Arrays

Like variables, arrays are used to represent data in a task that may be different each time a task runs. But unlike standard variables, arrays can contain multiple rows and optionally multiple columns. You may want to think of an array as nothing more than a list, such as a shopping list, to-do list, birthday list, etc. All items in an array, like the items in a list, have a position somewhere between first and last. Items are numbered from lowest to highest in arrays, therefore, they are accessed by number. For example, to retrieve the element in Row 2, Column 10, the following expression would be entered:

 

%arrayName(2,10)%

 

One & Two Dimensional Arrays


An array can be used to store a list of data read from a text file or other system containing customer data. For instance, if there are 10 customers, the array would need to have 10 rows. If the data consisted of first name, last name, and company name it would need 3 columns and would need to be a two dimensional array. An array can also be a simple list of text or numeric values (i.e. multiple rows of data, only one column), this is called a one dimensional array.

An array with only one dimension is linear. In other words, it contains a list of data that can be referenced by a number. For example if my one dimensional array named myArray had 3 values, then the syntax would be:

 

myArray(1) = value1

myArray(2) = value2

myArray(3) = value3

 

 

In a two dimensional array, you have both rows and columns, such as a  spreadsheet. You would then need to reference a cell by row and column, like the expression below which references row 1, column 5.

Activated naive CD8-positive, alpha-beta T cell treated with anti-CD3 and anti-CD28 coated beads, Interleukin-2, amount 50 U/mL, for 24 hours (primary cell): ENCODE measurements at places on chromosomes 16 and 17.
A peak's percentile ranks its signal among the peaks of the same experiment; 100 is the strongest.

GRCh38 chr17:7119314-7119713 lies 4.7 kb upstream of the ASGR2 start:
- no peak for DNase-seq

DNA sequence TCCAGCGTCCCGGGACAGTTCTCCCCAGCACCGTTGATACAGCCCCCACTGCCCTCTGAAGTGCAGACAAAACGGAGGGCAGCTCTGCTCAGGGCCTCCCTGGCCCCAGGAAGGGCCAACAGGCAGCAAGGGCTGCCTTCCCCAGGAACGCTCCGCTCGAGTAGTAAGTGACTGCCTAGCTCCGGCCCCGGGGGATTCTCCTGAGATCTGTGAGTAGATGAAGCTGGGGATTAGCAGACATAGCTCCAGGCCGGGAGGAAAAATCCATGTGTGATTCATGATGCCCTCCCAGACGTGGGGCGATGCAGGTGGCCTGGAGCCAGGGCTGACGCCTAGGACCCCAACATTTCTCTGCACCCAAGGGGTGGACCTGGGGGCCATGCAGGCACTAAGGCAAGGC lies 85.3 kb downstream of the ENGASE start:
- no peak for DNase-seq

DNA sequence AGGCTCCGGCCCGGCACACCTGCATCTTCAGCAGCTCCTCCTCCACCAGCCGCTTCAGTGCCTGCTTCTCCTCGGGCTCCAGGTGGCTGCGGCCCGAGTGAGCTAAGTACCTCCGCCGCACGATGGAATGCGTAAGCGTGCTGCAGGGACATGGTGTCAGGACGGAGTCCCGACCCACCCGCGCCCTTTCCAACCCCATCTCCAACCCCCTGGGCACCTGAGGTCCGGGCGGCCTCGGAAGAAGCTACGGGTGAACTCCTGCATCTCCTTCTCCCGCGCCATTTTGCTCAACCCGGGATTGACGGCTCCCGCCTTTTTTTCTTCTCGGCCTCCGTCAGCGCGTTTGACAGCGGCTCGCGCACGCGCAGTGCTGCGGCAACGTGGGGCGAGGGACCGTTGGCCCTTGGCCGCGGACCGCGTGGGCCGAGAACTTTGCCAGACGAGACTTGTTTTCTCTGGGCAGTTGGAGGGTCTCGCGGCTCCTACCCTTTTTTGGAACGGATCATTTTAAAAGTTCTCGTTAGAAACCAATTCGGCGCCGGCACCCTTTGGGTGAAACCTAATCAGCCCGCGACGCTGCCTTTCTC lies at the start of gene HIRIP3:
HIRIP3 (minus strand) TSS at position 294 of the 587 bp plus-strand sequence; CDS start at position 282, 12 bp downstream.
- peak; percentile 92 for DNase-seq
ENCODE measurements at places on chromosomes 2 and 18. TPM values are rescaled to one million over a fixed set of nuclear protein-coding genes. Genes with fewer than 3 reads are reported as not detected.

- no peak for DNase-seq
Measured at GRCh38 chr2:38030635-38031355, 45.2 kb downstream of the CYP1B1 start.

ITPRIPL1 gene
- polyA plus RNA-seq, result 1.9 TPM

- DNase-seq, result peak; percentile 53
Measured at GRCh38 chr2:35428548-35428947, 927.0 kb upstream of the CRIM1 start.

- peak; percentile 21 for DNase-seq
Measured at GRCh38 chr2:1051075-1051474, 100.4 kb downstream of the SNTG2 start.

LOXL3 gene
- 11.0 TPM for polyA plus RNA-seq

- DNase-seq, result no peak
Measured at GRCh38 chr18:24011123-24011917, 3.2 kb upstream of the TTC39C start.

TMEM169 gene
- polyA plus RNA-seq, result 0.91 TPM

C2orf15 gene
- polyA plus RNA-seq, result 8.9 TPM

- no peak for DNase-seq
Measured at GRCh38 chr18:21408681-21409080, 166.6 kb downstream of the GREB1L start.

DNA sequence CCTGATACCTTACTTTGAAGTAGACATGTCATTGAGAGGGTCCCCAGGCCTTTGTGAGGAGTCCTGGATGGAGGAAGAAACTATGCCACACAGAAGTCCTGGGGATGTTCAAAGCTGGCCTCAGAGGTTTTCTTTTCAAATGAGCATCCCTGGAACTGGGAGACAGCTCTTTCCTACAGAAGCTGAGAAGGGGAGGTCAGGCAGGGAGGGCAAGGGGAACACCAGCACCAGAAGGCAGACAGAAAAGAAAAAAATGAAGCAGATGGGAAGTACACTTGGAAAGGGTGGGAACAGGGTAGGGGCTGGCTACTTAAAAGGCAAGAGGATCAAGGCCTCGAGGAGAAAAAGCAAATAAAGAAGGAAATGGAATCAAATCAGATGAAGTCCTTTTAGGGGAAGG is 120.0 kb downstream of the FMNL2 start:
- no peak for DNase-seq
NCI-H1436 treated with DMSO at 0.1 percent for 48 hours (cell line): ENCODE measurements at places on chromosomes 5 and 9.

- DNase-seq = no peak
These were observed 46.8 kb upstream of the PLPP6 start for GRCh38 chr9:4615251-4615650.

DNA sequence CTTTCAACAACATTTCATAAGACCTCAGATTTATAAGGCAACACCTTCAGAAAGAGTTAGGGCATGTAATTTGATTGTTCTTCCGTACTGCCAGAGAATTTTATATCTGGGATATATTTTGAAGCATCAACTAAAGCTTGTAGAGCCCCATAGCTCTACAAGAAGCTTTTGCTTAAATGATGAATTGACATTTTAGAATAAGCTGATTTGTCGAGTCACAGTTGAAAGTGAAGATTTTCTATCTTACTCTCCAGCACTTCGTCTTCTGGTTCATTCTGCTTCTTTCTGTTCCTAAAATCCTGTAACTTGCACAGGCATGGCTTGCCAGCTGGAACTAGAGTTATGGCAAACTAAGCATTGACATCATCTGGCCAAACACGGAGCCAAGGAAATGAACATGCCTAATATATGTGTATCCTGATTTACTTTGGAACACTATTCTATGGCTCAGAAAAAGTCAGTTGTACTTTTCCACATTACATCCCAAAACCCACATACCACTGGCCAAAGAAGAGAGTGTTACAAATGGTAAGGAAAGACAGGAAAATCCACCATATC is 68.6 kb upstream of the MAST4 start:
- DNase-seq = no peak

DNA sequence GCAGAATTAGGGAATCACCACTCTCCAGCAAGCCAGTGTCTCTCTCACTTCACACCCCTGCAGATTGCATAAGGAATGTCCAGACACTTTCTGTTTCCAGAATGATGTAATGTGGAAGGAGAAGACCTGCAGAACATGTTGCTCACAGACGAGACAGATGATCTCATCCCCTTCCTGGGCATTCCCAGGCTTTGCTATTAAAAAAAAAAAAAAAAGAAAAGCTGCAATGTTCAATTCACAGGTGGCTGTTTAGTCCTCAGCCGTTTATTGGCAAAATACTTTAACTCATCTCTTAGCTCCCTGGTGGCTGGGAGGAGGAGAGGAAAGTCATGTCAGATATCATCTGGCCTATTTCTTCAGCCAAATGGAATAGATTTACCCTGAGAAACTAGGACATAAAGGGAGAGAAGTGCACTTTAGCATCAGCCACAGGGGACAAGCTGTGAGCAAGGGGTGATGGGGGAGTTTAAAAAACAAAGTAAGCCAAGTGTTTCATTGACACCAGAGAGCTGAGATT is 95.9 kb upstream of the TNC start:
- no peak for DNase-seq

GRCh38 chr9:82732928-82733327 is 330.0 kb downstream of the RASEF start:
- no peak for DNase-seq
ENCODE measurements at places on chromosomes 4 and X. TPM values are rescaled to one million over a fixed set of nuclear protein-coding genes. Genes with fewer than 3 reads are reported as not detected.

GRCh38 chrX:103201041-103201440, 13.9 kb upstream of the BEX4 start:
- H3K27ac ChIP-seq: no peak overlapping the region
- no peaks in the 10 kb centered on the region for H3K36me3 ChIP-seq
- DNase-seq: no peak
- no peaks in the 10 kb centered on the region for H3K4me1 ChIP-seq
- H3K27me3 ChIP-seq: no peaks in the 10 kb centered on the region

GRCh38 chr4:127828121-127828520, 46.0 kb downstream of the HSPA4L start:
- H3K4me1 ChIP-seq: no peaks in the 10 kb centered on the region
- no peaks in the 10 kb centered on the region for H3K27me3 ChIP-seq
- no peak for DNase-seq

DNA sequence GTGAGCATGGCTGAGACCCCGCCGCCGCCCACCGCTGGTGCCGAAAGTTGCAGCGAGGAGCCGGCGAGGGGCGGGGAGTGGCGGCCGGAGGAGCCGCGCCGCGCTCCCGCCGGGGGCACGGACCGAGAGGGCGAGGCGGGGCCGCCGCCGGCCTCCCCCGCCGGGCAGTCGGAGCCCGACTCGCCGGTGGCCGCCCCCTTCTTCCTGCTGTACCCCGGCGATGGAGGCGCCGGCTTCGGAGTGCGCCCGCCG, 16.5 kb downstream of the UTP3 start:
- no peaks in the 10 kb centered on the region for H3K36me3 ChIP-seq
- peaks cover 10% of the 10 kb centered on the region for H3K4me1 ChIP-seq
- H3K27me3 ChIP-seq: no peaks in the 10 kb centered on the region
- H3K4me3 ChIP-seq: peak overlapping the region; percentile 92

%Myarray(1,5)%

 

 

Creating AutoMate Arrays

To create an array, use the Create Array action. You give your array a name a set it’s size.  You also choose whether you want your array to be a one dimensional array or two dimensional array, sometimes called a matrix.

To Set a value in an array, use the Set Variable action and for the variable name specify arrayname(row, column [only if two dimensional])

Examples

NOTE: The code below can be copied and pasted directly into the Steps pane of the Task Builder.

 

Sample 1 - This is a simple task that associates each array with a color.

 

 

<AMARRAY NAME="myarray" TYPE="TEXT" ROWS="3" />

<AMSET VARIABLENAME="myarray(1)">Red</AMSET>

<AMSET VARIABLENAME="myarray(2)">Blue</AMSET>

<AMSET VARIABLENAME="myarray(3)">Green</AMSET>

<AMSHOWDIALOG>%myarray(1)%

%myarray(2)%

%myarray(3)%</AMSHOWDIALOG>

 

 

 

Sample 2 - This is a more complex task that uses functions and performs loops (requires a folder called C:\test\ with a few files in it).

 

 

<AMVARIABLE NAME="thefilename"></AMVARIABLE>

<AMVARIABLE NAME="counter"></AMVARIABLE>

<AMARRAY NAME="myarray" TYPE="TEXT" ROWS="%FileCount('c:\test\')%" />

<AMLOOP TYPE="FOLDER" FOLDER="c:\test\" RESULTVARIABLE="thefilename">

     <AMINCREMENTVARIABLE RESULTVARIABLE="counter" />

     <AMSET VARIABLENAME="myarray(%counter%)">%thefilename%</AMSET>

</AMLOOP>

<AMLOOP TOTALLOOPS="%UBound(myarray, 1)%" RESULTVARIABLE="counter">

     <AMSHOWDIALOG>%myarray(counter)%</AMSHOWDIALOG>

</AMLOOP>

 

See Also

Create Array action

About Variables

About Expressions

BASIC Scripts

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